Hi Jason,That is an great question. A little research show that indeed, Hutchinson does not recommend roughing the surface of the tire. Even though Hutchinson's web site's product page for Rep'Air is predictably short on the this information, Universal Cycles web page for Rep'Air has the goods, "[Rep'Air] Superglue does not require degreasing or roughing the surface which saves the tire casing threads from damage"
I've not yet converted to road tubeless, but am running tubeless on my MTB and have had to patch one big cut.
In your review you say "Rough the surface up" but I've seen advice that the inside of tyres should not be sanded, as the threads are much closer to the inner surface and risk being damaged by abrasion. I've seen advice to use specialist tyre cleaning chemicals, as used in auto shops, but in the end I just rubbed the inside clean, put normal superglue in the cut, and applied a normal inner tube patch to the inside. Seems OK so far!
Does the Hutchinson kit come with sandpaper? I'd be interested to know, to work out what to do with future cuts.
That said, I don't see the point. The purpose of roughing the surface up is to provide greater surface area and better adhesion between the patch and the tire or tube. After my first attempt to patch a tubeless tire failed due to lack of adhesion, I felt that I needed to do whatever I could to save my $50 tire on the next attempt.
While I did clean the Stan's sealant off with a rag, I didn't use any automotive grade tire cleaner. I do like that idea however, and I might pick some up for next time. I think the key here is that the Rep'Air product apparently uses a "superglue" i.e. Cyanoacrylate, rather than the typical rubber cement that is traditionally found in bicycle tube patch kits. It is conceivable that superglue type adhesives do not require the surface treatment that other glues do.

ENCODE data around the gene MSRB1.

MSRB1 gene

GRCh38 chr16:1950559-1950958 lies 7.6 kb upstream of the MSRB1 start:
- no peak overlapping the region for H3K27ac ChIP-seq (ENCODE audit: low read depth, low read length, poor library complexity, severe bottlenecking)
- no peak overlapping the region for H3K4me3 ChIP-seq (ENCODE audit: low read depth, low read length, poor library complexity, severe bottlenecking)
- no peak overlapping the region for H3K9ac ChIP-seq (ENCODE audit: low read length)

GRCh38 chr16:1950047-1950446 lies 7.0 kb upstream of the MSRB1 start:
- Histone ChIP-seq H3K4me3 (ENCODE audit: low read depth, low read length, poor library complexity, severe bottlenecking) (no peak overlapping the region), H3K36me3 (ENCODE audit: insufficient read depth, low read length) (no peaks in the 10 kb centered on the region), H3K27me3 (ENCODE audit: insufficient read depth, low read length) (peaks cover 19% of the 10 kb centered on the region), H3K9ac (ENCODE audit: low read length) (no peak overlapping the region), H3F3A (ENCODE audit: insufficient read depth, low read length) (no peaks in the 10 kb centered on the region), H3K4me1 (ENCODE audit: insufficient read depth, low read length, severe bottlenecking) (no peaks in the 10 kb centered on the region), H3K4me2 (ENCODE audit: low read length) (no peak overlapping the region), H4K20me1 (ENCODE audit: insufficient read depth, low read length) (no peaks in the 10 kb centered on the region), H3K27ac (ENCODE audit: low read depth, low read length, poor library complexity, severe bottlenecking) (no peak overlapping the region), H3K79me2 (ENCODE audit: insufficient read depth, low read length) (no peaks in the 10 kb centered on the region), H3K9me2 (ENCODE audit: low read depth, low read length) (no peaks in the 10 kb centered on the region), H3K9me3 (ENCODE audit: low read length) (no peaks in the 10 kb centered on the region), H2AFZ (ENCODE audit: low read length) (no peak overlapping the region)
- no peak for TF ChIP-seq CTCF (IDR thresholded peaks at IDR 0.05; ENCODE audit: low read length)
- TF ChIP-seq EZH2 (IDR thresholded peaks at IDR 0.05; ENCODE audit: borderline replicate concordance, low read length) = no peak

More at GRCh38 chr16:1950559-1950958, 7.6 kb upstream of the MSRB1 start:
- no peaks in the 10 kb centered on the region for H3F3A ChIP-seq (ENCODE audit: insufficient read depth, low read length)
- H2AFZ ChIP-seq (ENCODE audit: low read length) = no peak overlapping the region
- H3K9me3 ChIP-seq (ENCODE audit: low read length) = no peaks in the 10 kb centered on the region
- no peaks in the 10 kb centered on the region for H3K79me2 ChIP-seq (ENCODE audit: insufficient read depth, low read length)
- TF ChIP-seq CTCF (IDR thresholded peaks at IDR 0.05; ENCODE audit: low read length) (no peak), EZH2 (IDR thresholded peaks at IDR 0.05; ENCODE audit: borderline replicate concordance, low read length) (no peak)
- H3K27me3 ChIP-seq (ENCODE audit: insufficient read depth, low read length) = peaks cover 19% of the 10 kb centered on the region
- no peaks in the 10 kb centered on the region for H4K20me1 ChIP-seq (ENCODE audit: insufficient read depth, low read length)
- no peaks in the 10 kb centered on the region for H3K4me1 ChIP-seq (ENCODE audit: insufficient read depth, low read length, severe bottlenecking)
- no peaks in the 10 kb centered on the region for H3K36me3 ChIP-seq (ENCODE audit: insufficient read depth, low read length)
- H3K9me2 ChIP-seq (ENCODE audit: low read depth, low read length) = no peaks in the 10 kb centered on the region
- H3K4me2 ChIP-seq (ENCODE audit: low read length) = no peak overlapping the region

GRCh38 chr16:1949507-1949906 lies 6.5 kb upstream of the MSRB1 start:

Realistically, I have a hart time imagining how rubbing sandpaper on the inside of my thick, tubeless tire is going to damage the threads. When you consider the large gash in my tire that I was repairing, the last thing I was worried about is a little abrasion to the threads, not that any threads or thread damage was visible.
You will find that that there is a lot of new and evolving techniques out there when it comes to the care and maintenance of road tubeless tires. From uncertainty flows different approaches that might deviate from manufacturer's recommendations. As in other area's of cycling, you have to go with the technique that works best for you, without compromising safety of course. For me, roughing the interior surface seemed a natural way to seal the gash and save the tire, regardless of Hutchinson's recommendations.